• Find me the verse that says that God desires that we put off obedience born of faith until we feel like it (e.g. James 4:17 and 1 Peter 4:3 would not make good examples).
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24 November 2008

What's New with the New Age?

Why Christians need to remain on guard
against the threat of New Age spirituality

Part 1 of a 4-part series
by Phil Johnson

See also:

This series was originally published as a single article in the Winter 2006 issue of The Southern Baptist Journal of Theology.

ew Age spirituality is fast-food religion perfectly suited for a postmodern culture like ours. It offers a quick-and-easy feeling of satisfaction with almost no real nourishment for the soul, while it contains additives and artificial ingredients that are actually harmful to true spiritual health. But you can still have it your way. There are no dogmas, few demands, no sense of self-denial, and little need for faith. This is a kind of anti-religion: a spiritually-oriented worldview for people with an intuitive sense of the sacred, but who are wary of organized religion.

As a matter of fact, the so-called New Age movement is nothing like any organized religion. It has no headquarters, no central hierarchy, no holy book, no recognized clergy, no common set of doctrines, and no confessional standards. It is not, technically, a religious cult or even a formal "movement" (which implies structure and membership and mission).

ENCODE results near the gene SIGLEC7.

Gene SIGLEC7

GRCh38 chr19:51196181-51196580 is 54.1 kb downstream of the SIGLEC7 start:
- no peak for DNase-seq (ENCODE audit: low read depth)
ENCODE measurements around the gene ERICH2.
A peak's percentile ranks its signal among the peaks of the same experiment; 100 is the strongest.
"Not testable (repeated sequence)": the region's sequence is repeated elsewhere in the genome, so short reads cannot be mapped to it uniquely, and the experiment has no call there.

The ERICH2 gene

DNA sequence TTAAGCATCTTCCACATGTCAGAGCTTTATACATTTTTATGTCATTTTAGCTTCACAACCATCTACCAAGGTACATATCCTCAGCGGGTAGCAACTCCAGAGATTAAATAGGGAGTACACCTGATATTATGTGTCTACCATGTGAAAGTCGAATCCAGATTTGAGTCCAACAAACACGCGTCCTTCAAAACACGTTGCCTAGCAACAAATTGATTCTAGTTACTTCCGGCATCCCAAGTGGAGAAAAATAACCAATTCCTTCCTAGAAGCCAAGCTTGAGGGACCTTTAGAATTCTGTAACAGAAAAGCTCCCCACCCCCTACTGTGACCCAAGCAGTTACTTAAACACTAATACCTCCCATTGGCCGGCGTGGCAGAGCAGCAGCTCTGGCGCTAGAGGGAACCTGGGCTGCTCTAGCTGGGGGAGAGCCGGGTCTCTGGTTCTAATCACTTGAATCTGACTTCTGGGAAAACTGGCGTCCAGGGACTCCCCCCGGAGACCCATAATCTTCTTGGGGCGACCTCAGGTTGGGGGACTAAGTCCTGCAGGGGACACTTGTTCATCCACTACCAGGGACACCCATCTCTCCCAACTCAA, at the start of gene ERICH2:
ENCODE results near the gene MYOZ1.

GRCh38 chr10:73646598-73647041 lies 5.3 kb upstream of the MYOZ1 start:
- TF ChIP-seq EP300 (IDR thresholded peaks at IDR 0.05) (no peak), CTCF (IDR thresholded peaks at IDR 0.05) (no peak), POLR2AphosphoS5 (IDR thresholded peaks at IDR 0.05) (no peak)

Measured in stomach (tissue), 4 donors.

And yet the most outstanding features of the New Age phenomenon seem very much like distinctives that properly belong to a cult or a movement. "New Age" is, after all, mainly an approach to spirituality—a way of viewing and interacting with the spiritual realm. It has spawned an enormous publishing and retail industry, major conventions, countless seminars and programs, and a very large community of people who identify with one another and share common ideas and concerns. In fact, those publishers and those conferences serve as the backbone for a vast but informal network of many small sects, cottage industries, and social groups all populated by individuals who practice various forms of spiritual self-exploration and who are absolutely convinced that we are living at the dawn of a New Age.